Electric Fence Installation and Pet Fence Training Tips
With the purchase of a new Dog Guard fencing system for your dog comes the requirement of an adjustment period. Understand that like any new change to your pet’s routine, your dog might need a little time to get used to the fence. Installation of the fence can help you instantly protect your pet and keep it from accessing areas outside of your home, but your dog can need a few days to fully understand that certain spaces are now off-limits. Typically, a smart pet will be able to determine that new boundaries exist within a week, even if the fence is wireless and out of sight.
It’s normal for your pet to test the limits of an electric dog fence. Installation success doesn’t necessarily mean that your pet will accept the new boundaries as soon as you install a dog fence. Prevent problems before they arise by making a few smart choices after considering your pet’s personality and usual activity. Remember, preventing bad habits is much easier than attempting to correct them once your pet has adopted an unruly pattern of behavior.
Fear and Anxiety
While electric fences are safe and effective, the change of having to move and play around one can present challenging circumstances for a dog used to having free rein over a domain. Sometimes, changes in dogs’ environments can lead to fear and anxiety as they attempt to assimilate to the new rules of their home and favorite spaces. Help your dog accept the fence as part of its environment: Discourage your dog from hiding inside of your home, make your yard enticing, and avoid the boundaries of the underground fence while playing together. Move food and water dishes outside, invite other animals to interact with your dog, and try to limit the number of times your pet is corrected by the fence’s signal.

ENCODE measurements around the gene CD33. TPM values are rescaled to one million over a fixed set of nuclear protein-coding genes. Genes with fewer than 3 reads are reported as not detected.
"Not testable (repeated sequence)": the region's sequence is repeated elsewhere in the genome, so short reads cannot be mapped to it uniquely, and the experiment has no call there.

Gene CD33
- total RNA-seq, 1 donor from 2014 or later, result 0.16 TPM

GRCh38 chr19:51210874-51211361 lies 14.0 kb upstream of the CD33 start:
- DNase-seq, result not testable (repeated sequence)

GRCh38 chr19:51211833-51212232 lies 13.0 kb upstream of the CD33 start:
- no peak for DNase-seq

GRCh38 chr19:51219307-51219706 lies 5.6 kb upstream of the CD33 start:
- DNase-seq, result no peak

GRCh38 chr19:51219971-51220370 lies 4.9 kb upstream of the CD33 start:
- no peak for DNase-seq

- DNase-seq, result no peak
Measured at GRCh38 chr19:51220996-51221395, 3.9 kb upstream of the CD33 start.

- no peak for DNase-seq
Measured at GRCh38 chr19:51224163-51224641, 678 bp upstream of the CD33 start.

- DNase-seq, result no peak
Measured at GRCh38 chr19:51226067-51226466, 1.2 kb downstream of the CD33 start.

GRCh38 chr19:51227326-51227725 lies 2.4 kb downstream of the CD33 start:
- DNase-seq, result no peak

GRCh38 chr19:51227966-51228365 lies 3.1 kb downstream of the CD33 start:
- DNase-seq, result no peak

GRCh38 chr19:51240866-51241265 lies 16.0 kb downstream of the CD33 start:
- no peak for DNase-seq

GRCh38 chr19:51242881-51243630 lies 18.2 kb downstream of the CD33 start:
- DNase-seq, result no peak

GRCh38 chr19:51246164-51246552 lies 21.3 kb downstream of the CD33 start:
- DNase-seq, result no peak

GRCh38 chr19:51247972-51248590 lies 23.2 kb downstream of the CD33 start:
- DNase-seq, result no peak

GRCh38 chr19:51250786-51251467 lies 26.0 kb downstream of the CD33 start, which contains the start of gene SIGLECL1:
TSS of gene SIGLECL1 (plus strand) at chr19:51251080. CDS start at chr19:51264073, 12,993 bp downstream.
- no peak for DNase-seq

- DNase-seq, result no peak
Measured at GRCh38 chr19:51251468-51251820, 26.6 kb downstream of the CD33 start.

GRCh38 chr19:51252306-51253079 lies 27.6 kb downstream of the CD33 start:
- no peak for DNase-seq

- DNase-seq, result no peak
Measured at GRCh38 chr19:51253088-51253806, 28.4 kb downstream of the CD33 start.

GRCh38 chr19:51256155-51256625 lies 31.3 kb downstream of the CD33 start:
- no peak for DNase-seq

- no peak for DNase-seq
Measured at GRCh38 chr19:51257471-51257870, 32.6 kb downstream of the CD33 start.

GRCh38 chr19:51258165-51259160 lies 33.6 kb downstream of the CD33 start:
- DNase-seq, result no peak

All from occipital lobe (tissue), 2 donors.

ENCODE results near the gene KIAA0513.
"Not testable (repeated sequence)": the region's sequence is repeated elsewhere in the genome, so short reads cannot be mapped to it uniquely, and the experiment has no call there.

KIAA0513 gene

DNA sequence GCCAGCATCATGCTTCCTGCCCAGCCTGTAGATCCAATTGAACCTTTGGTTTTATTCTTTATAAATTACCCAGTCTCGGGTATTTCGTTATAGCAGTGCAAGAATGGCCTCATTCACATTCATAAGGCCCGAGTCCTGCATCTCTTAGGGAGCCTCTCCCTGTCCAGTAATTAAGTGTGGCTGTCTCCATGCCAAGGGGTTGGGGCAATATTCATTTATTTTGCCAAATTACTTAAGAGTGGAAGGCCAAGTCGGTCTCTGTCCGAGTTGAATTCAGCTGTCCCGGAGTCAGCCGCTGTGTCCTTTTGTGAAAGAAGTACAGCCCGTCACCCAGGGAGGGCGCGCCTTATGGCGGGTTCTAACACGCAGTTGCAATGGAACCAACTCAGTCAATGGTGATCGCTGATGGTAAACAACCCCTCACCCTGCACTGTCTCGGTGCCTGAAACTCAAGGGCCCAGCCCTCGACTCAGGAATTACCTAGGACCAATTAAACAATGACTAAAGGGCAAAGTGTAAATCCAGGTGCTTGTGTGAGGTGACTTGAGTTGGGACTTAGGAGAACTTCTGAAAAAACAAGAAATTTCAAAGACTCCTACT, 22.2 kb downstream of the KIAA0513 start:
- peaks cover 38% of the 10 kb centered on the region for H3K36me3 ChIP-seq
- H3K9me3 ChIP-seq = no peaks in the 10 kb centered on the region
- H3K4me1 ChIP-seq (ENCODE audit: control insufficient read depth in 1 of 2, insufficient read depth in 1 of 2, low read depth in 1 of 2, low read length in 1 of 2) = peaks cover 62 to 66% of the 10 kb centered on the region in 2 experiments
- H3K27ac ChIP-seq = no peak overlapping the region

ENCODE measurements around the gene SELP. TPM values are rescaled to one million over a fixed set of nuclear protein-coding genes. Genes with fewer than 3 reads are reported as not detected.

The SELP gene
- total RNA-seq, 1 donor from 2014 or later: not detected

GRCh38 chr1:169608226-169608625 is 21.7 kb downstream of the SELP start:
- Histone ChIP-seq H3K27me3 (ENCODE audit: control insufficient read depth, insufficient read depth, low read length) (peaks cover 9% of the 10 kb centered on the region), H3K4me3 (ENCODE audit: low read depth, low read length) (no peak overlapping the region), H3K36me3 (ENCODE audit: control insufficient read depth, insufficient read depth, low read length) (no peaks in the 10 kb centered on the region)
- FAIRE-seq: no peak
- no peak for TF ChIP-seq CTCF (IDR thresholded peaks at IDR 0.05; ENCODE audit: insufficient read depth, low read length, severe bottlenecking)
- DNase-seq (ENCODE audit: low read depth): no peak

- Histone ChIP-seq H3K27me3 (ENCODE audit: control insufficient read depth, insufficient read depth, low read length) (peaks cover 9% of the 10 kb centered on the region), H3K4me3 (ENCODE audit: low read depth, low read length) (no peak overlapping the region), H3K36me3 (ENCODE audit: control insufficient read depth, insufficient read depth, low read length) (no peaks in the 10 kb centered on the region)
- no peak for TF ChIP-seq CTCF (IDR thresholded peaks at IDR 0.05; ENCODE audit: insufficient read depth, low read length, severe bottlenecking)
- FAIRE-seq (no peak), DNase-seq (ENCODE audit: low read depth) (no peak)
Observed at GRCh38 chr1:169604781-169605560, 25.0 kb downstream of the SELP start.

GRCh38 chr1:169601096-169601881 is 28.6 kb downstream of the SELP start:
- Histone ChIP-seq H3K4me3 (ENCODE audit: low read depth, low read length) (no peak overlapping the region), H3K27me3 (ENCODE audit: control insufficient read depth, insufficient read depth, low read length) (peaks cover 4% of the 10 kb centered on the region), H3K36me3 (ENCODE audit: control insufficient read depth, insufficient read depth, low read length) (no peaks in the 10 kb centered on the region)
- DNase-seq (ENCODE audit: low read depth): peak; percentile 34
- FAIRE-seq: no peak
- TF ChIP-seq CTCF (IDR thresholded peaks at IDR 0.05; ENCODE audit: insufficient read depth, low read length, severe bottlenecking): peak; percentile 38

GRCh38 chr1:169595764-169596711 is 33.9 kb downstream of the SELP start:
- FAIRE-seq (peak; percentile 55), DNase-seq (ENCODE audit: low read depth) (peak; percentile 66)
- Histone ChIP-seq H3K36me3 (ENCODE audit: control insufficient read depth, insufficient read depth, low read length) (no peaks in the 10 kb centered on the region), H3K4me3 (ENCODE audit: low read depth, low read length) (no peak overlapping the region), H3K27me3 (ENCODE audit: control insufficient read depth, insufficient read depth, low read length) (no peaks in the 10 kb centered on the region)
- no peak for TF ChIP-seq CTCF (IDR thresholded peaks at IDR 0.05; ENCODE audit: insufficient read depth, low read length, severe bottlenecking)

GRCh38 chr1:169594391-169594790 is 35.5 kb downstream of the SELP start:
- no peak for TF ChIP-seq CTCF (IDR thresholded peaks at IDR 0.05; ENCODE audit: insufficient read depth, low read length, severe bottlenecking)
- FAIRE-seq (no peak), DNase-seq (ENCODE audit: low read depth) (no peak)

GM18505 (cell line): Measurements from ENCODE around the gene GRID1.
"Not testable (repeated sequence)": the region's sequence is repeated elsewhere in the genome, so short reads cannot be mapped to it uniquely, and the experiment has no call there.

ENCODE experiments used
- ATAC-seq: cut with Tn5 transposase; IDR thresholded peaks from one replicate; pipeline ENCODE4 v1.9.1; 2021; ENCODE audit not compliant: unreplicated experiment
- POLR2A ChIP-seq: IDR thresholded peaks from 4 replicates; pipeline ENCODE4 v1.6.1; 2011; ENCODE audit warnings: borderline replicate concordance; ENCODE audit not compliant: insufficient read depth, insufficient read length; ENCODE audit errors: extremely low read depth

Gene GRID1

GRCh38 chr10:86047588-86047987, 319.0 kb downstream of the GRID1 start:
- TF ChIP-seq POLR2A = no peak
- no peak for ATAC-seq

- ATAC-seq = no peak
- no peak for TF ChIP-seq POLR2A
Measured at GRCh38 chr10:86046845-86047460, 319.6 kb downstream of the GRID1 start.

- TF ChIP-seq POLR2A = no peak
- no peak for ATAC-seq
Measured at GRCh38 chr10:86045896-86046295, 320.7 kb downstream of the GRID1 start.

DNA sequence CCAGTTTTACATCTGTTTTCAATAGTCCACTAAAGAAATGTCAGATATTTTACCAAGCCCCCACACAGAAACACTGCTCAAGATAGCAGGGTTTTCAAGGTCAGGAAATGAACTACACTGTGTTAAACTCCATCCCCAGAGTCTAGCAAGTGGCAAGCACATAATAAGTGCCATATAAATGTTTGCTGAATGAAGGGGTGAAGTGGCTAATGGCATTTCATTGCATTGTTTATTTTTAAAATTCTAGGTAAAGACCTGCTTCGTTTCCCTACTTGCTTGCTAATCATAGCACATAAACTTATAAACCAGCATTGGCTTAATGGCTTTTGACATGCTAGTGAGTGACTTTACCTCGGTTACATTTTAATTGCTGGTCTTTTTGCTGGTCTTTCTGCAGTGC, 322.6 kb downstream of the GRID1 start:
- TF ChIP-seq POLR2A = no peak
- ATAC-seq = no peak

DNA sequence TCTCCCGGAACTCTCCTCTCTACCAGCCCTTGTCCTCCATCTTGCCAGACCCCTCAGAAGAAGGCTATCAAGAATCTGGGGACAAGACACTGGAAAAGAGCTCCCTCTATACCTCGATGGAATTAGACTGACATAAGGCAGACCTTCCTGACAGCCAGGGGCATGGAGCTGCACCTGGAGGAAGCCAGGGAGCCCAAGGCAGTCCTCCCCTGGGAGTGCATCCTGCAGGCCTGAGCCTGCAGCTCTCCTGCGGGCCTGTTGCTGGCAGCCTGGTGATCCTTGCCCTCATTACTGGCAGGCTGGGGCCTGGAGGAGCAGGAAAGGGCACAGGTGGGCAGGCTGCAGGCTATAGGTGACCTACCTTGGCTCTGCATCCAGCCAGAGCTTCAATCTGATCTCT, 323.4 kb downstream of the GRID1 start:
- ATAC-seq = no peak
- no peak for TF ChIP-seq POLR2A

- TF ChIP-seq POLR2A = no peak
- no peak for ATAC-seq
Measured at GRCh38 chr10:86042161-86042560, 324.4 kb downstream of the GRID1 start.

Some dogs can take longer than a week to become accustomed to an electric dog fence. Encourage your pet and lead by example: Demonstrate that the new fence is a normal part of life and your dog will quickly pick up on your cue. While it can be tempting to take a break, stay consistent with implementing the boundaries of your electric dog fence. Installation can only be successful if your dog has its receiver collar on at all times.
Dogs that run past an electric fence can find themselves stuck outside of its perimeter with no way to get back into a yard without getting shocked. Before guiding your dog back home, turn off the fence’s transmitter or take off your pet’s collar. This will allow your dog to re-enter its environment without experiencing an unnecessary shock.
Pets that move as if they are impervious to the shocking mechanism may need to have their owners carefully tighten their collars. If a collar has been fitted correctly and a dog still ignores boundaries, fur directly beneath and around the collar may need to be cut so that the receiver’s probes can reach the skin. Call your dealer if, after all of these techniques, your pet continues to run past your underground dog fence. Installation settings may need to be readjusted. Do not attempt to install a dog fence or change its settings yourself.
Electric fence installation can be a great investment in your dog’s safety. The best fence, however, can’t work properly without proper placement of the pet’s receiver. Generally, a dog’s receiver should nestle snugly against its neck. Growing dogs need to have their collars regularly checked to ensure that they remain comfortable.
Safely Entering and Exiting the Perimeter
Creating a safe way to exit and re-enter a perimeter is a necessary task for pet owners who buy an underground dog fence. Installation of an electric fence means that there will be permanent boundaries that need to be respected, even during routine tasks like dog-walking. Avoid confusing your pet by associating certain procedures with entering and exiting. Take your dog’s collar off to spare it from unnecessary shocks. Carry a small dog over the boundaries and put it down only after walking a safe distance from the hidden perimeter. Drive larger dogs over boundaries. Owners may even keep a specific spot near an entrance boundary-free or train pets to understand that an escorted exit from a perimeter is always a correction-free one.